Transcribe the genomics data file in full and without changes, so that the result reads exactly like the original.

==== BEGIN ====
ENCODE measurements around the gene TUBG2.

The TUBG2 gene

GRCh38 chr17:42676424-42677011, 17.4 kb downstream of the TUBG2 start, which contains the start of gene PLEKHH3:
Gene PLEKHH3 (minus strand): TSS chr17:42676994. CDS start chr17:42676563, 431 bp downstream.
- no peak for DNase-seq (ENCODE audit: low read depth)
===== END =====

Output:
ENCODE measurements around the gene TUBG2.

The TUBG2 gene

GRCh38 chr17:42676424-42677011, 17.4 kb downstream of the TUBG2 start, which contains the start of gene PLEKHH3:
Gene PLEKHH3 (minus strand): TSS chr17:42676994. CDS start chr17:42676563, 431 bp downstream.
- no peak for DNase-seq (ENCODE audit: low read depth)